Let us not exaggerate the value of hasbara [explaining Israeli actions abroad]. Hasbara cannot function and convince [international public opinion] every time and in all cases. There are deep-rooted facts whose impact no hasbara can erase. With the establishment of the state of Israel all DP [displaced persons] camps [of Holocaust survivors], which gave no rest to human conscience, disappeared. But at the same time there arose Arab refugee camps, and no hasbara whatsoever, including myriad speeches and dozens of booklets, shall erase their factual existence. I would like to cite another case, a more recent one. The Qibya action. It is my duty to tell the Knesset – it is incumbent on the Foreign Ministry to function as a spotter of foreign occurrences and inform people of what it sees there – that the Qibya action was anathema to the Jewish public [abroad]. It shook Jewish masses to the depth of their souls and depressed them to the utmost. It broke, on that day, their pride. [- - -] Perhaps the people who executed that action were right; perhaps there was no other choice. But we must be aware – each and every one of us must be aware – that such [international shockwaves] were the result. Perhaps these [international] results are not decisive – if the action has improved our security situation, then perhaps this is more important; and, if so, we should put up with the negative reaction. However let us not ignore reality, let us be aware of concrete facts.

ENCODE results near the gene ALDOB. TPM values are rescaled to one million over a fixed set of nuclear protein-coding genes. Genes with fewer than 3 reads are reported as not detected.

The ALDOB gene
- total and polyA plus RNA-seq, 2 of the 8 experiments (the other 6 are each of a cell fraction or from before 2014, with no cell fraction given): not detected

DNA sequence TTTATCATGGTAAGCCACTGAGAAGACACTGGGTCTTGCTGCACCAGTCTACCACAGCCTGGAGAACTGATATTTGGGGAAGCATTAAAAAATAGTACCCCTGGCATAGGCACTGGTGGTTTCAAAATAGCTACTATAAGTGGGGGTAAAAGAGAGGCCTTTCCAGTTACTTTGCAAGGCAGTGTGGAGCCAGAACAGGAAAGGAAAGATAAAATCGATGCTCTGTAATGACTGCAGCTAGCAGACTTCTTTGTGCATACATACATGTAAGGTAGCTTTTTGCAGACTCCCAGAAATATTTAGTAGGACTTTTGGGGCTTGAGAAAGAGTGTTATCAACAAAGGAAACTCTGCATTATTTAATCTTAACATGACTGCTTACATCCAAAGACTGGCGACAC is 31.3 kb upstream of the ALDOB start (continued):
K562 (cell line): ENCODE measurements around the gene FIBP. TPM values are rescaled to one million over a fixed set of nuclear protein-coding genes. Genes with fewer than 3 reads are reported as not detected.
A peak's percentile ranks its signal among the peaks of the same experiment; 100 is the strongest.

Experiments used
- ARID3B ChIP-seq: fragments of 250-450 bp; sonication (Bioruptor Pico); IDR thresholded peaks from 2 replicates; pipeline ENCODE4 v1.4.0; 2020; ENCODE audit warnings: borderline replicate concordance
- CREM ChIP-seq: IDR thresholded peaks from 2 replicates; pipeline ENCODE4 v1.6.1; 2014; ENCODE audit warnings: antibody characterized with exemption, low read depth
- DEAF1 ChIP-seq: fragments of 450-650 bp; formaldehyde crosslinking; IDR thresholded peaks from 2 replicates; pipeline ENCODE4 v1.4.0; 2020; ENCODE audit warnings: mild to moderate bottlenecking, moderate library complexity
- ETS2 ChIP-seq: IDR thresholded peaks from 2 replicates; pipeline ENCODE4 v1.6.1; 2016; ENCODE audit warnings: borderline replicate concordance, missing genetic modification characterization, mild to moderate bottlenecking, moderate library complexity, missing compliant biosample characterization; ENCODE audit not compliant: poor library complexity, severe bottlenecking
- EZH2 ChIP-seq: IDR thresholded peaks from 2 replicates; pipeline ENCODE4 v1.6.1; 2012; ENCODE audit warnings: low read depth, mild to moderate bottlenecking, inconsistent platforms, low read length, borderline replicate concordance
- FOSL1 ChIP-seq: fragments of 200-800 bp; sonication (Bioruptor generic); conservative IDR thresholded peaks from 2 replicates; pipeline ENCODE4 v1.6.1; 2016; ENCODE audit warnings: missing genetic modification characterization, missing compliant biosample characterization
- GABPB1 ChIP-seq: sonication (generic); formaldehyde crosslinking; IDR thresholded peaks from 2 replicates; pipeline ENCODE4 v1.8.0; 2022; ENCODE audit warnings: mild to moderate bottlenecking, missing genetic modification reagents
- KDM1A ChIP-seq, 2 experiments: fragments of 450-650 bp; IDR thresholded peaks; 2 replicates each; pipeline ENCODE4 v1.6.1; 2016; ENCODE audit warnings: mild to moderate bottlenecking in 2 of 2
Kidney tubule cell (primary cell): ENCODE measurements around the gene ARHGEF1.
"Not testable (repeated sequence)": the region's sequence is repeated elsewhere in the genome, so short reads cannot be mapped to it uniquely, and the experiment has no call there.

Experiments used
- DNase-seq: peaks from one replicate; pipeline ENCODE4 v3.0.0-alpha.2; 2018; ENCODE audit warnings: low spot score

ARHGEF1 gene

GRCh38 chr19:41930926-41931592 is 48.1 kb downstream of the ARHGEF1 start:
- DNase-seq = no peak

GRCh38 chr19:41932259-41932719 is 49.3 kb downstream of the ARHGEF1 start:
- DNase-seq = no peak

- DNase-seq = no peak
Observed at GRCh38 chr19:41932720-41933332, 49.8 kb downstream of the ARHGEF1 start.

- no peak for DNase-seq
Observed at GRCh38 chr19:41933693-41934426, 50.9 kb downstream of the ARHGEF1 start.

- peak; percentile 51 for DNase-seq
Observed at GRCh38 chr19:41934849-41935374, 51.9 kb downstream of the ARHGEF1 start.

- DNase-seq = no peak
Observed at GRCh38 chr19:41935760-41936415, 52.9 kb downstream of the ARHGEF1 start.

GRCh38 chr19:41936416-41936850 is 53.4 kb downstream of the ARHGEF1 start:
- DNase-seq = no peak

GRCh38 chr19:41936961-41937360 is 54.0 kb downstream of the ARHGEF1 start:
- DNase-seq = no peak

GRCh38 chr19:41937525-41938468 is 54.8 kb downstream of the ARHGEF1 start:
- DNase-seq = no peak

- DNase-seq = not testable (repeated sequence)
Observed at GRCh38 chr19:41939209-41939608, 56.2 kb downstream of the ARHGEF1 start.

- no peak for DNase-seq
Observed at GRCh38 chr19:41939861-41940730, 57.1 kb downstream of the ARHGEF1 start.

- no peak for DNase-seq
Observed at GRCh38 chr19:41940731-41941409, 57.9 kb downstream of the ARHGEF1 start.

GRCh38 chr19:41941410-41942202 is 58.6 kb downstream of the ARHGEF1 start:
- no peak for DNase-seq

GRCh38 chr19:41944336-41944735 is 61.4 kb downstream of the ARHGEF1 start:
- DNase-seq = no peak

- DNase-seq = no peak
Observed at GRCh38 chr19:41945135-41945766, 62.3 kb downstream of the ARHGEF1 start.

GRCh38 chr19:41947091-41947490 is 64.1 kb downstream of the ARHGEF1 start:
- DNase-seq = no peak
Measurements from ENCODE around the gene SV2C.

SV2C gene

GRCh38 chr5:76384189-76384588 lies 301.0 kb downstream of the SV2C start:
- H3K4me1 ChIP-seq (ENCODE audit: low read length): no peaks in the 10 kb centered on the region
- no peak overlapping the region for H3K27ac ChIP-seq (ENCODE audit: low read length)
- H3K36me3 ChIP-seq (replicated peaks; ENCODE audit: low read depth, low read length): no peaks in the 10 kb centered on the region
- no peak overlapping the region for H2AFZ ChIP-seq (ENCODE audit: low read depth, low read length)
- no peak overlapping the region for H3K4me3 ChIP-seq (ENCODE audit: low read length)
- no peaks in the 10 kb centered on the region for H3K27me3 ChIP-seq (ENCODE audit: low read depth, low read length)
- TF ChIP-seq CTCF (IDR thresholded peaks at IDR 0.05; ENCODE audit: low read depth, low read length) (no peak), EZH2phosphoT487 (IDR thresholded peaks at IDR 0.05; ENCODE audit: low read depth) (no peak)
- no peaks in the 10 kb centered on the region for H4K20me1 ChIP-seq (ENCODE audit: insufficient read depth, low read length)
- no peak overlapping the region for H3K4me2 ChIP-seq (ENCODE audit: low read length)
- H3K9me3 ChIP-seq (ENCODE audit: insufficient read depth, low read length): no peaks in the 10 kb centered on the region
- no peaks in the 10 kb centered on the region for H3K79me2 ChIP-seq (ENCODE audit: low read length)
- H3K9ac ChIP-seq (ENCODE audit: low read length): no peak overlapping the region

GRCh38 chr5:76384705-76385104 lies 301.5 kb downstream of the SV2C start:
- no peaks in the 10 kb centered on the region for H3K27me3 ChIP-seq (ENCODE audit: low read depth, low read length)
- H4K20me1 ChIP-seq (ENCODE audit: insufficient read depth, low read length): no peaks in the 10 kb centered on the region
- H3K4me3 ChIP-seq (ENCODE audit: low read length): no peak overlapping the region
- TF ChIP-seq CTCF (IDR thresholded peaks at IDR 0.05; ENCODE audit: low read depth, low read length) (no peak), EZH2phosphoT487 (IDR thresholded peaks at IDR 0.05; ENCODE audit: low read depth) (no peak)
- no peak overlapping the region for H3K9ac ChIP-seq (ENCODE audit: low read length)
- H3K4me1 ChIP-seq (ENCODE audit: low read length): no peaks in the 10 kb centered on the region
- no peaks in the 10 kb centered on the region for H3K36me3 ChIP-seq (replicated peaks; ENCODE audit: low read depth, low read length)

A far-reaching change has occurred in our situation, from which some conclusions can be clearly drawn. For dozens of years we were a political movement, not a political reality. We were a movement facing towards the future. We appealed to the world’s conscience, we tabled before it a moral demand, we professed lofty principles: our historical right, our people’s distress, our striving for freedom, the international justice which dictates the fulfilling of this endeavor. Now we have succeeded in becoming a political fact, a center of interests governed by ourselves, a nucleus of power which is our own. The value of this change is immeasurable. However, we shall not be saved by force alone. We are still a spiritual movement, we are a movement of aliya [immigration] and the founding of new settlements, of the ingathering of exiles. We are still a nation in the process of being built, and thus in need of help. But even when we shall fully be a nation, when the day comes when we will be able to say, “We have reached the goal of fully being a nation and there it is”, because we shall number millions, and even if there will be peace between us and our neighbors – we shall still be here “a people that dwells alone”, a single Jewish republic obviously in this whole area, if not in the whole world, a single Jewish republic that would have to overcome its isolation by maintaining a network of ties with the world at large.
But there is more to it. We have a past legacy and we have a mission for the future. We had once said something to the world. We made a contribution to its treasures of spiritual life and its mores, and we feel and believe that we can still make a contribution. And hence our problem is how to fuse together the element of temporal might with the spiritual element, the element of the concrete reality with the element of lofty moral endeavor. It is the task of our policy to fully utilize our being a concrete reality while at the same time preserving to the utmost our moral stature in the eyes of the whole world.
Source: Divrei ha-Knesset, vol. 15, p.320. On November 30, 1953 the Knesset debated the UN SC resolution censoring Israel for the Qibya raid. Prime Minister Sharett opened that debate. On December 7 the PM replied to comments made by MKs during that debate.